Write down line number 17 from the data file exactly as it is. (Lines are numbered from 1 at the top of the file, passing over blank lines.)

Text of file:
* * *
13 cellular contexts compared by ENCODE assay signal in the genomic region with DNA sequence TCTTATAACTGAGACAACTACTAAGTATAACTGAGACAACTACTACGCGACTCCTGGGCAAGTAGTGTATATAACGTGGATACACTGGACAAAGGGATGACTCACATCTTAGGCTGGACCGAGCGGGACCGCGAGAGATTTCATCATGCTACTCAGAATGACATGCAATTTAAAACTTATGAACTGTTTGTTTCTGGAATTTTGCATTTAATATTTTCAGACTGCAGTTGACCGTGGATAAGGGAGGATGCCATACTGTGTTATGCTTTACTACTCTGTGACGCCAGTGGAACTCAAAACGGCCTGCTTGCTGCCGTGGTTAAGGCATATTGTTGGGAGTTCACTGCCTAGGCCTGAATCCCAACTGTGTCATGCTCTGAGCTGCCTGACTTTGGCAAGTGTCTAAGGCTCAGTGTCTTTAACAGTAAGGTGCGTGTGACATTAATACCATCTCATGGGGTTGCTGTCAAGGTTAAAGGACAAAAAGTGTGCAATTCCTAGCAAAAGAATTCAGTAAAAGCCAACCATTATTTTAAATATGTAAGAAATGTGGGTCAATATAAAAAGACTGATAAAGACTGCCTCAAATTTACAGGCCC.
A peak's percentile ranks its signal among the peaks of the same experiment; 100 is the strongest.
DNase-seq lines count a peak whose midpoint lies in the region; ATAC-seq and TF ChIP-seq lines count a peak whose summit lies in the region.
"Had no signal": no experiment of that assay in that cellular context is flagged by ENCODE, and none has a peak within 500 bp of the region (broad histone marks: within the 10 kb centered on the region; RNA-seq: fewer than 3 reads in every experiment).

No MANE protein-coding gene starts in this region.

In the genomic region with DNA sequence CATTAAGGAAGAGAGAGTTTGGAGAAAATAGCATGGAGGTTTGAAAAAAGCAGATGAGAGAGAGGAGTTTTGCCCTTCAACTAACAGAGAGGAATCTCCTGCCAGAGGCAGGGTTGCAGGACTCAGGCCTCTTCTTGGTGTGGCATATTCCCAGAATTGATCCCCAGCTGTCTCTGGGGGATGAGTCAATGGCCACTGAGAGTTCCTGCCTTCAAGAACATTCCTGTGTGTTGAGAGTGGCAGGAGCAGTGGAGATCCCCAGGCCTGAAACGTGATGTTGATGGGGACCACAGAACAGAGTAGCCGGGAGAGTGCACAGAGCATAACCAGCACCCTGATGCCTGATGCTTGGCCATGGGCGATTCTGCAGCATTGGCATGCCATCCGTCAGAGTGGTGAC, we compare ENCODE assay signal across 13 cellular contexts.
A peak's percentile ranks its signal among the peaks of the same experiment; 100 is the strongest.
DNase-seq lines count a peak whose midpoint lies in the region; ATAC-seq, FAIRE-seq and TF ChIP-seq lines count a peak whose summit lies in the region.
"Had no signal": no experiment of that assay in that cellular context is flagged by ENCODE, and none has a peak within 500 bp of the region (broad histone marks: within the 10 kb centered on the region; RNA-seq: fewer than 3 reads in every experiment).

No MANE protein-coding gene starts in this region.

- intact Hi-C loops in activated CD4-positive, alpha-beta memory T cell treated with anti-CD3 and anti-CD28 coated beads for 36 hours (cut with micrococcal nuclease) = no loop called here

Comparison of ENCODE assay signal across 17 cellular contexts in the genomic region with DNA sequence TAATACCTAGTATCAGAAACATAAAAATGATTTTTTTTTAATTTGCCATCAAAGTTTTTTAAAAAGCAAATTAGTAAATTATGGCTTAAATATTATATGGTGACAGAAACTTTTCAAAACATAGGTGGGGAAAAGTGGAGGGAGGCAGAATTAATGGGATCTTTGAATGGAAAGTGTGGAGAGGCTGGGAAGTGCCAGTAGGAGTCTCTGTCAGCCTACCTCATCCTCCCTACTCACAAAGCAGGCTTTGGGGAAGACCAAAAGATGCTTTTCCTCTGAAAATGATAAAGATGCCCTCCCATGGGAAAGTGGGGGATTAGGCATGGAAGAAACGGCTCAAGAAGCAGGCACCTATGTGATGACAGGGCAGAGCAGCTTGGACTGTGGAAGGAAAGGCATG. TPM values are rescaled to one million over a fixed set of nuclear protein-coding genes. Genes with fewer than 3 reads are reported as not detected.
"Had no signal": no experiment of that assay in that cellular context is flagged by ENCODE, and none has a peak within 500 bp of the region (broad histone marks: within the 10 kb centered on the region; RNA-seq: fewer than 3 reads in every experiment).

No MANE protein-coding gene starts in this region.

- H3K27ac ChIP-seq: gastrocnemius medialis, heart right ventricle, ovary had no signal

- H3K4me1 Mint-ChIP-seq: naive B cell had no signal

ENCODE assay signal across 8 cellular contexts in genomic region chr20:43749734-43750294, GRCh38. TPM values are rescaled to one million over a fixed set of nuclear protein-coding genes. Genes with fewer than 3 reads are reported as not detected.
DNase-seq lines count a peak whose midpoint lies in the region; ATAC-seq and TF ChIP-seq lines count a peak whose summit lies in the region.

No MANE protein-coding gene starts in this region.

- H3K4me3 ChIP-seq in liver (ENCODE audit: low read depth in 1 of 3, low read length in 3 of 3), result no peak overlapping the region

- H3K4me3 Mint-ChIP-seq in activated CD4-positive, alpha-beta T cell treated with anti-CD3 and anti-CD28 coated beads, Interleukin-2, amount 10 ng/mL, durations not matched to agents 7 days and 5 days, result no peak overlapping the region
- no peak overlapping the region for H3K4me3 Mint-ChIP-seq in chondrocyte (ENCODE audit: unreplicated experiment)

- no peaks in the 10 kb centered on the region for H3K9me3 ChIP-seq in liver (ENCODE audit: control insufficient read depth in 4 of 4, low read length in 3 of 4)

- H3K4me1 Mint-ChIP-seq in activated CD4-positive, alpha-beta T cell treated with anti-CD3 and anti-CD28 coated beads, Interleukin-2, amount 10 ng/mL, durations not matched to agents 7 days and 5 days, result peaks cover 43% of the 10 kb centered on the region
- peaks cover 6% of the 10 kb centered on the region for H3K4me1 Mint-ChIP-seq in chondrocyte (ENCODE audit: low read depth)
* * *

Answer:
ENCODE assay signal across 8 cellular contexts in genomic region chr20:43749734-43750294, GRCh38. TPM values are rescaled to one million over a fixed set of nuclear protein-coding genes. Genes with fewer than 3 reads are reported as not detected.